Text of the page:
Impact Of Western Expansion

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During 1865-1900’s, Western Expansion caused major impacts on the Natives Americans and European Americans. Natives were slowly being wiped out due to the powerful challenges caused by the colonist and the conflict between cultural arrogance such as the natives being primitive and the European Americans thought of being superior. It causes cultural issues that led to Reservation Systems which the U.S. Government forced Native Americans tribes to live in certain areas. This act caused rebellious plans such as the Dakota Sioux Uprising of 1862, the Dawes Act of 1887 and Geronimo. Another major conflict were the issues with land, trade, medicine and cultural differences such as the Ghost Dance, even though some Natives accepted the Treaty Process, …show more content…
In 1854, the Federal Government abolished the northern half of Indian Territory and established the Kansas and Nebraska Territories, which were immediately opened up to white settlement. Many of the tribes occupying the land ended up on vastly reduced Reservations. Under the 141 Reservation System of cultural assimilation, American Indians kept their citizenship in their sovereign tribes. The Reservations were devised to encourage the Indians to live within clearly defined zones, and the U.S. promised to provide: food, goods, money, and protection from other tribes and white settlers. The Reservation policy also reflected the views of some of the educators and protestant missionaries that forcing the Indians to live in a confined space with little opportunity for nomadic hunting would make it easier to "civilize the savages." Characters such as Geronimo, a medicine man of the Chiricachia Apache tribes are forced to move to another Reservation in Northern Arizona. Geronimo will lead several rebellions to live in Mexico. The U.S. Army are to force him back on the Reservation; he surrenders because fewer Chiricachua support Geronimo because they were tired of being on the …show more content…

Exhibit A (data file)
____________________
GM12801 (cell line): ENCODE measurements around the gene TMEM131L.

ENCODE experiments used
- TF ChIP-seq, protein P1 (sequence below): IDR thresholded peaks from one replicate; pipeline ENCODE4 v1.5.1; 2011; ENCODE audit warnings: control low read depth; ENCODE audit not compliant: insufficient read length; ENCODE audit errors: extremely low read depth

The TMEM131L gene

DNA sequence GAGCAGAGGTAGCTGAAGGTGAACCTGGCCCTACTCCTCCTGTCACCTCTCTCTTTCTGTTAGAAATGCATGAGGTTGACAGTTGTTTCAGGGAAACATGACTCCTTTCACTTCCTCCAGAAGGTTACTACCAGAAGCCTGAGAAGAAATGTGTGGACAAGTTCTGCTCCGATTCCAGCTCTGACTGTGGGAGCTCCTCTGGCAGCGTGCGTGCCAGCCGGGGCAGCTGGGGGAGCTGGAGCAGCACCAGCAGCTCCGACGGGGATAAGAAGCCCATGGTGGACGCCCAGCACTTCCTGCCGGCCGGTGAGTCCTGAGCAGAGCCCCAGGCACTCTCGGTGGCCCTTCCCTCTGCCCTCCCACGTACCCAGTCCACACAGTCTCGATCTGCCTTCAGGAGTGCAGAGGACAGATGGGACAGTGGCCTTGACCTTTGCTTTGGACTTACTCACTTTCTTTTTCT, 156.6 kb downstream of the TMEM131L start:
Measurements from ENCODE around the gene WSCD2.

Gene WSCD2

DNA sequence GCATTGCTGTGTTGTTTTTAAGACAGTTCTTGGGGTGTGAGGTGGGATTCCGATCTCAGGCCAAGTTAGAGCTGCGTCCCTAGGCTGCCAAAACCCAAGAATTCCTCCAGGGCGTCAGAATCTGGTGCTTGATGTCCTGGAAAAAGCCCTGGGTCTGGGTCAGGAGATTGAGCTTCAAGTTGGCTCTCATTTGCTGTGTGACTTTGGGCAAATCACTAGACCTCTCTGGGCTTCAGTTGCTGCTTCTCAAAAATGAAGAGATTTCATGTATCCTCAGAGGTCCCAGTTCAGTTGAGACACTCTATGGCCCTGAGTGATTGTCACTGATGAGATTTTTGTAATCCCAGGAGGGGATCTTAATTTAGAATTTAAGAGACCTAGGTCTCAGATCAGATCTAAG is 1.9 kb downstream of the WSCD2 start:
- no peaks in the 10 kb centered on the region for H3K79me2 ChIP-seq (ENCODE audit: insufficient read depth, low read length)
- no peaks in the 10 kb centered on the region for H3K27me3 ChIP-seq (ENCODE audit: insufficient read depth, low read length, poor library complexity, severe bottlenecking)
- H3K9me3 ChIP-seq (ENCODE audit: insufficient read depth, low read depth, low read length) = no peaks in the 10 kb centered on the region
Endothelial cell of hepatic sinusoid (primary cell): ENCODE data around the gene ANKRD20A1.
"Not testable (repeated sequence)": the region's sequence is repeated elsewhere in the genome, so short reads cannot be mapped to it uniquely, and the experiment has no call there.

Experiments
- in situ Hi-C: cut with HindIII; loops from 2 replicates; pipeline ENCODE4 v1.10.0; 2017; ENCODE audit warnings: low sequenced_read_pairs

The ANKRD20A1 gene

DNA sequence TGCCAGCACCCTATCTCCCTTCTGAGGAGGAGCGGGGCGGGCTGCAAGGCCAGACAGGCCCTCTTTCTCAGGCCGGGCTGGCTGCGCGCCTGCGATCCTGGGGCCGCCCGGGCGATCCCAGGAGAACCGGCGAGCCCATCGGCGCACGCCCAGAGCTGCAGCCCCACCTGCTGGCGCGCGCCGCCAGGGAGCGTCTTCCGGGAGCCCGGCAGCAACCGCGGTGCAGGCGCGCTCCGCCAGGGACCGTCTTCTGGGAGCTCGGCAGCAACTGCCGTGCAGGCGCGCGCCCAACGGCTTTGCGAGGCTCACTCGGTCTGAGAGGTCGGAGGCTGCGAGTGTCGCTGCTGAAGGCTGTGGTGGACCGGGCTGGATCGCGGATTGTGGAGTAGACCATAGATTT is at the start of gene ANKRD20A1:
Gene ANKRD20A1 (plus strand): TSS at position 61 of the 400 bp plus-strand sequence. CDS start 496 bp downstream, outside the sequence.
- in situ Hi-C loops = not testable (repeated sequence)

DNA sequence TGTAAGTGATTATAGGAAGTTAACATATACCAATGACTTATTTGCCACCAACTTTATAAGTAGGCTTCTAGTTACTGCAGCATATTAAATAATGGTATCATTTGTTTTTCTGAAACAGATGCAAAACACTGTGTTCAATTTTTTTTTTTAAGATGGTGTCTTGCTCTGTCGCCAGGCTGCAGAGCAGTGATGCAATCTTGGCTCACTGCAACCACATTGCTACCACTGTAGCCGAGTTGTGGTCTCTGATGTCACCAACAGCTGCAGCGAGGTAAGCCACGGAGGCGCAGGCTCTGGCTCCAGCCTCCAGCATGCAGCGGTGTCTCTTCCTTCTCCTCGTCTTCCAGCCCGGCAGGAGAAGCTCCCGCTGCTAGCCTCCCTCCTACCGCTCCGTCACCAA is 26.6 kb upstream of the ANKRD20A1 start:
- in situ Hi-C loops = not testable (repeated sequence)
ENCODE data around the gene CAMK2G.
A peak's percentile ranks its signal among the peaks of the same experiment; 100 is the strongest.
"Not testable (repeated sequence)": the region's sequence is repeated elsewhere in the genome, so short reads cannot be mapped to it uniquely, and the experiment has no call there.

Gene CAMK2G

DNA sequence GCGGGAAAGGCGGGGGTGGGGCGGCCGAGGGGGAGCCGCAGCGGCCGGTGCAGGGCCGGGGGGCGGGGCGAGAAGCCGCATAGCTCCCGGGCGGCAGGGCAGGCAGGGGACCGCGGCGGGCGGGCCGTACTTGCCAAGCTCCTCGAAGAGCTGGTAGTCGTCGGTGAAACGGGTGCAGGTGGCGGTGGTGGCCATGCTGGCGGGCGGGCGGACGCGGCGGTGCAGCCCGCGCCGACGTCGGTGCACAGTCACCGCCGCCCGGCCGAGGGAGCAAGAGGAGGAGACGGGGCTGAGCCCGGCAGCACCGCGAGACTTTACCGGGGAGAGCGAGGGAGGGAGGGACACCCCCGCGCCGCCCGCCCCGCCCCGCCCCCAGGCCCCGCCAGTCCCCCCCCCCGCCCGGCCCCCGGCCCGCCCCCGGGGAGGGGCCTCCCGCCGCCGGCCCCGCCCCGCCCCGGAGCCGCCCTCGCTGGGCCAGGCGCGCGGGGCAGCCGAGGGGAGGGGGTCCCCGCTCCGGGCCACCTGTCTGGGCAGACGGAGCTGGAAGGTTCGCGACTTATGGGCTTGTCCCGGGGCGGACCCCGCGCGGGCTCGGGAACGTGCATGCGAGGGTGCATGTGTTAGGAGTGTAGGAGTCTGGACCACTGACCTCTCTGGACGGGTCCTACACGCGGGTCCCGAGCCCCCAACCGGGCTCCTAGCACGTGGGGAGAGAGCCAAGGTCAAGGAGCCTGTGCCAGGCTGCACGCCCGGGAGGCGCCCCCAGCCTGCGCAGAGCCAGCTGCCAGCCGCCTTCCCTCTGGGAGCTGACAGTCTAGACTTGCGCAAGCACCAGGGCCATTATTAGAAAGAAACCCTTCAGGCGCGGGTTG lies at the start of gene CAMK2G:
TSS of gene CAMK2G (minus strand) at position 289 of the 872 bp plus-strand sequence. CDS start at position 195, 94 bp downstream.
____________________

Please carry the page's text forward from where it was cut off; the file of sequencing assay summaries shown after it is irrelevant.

The 1890 Wounded Knee Massacre is known for the Pine Ridge Reservation of South Dakota, chief and members of the Sioux tribe felt that their culture had been destroyed. But the Native Americans had developed sophisticated legal systems that incorporated treaties, elaborated rights and specified ways to resolve disputes such as the Ghost Dance which, Wovoka, a religious profit in Nevada, offered hope that if everyone followed the Ghost Dance rituals that their culture and power would be restored and the white people would leave. The U.S. troops felt threatened by the large gathering of Sioux members so they were fired at the Ghost Dance, killed dozens of men, women, and children’s. The reservation system proved to be a disaster for the Indians as the government failed to keep its

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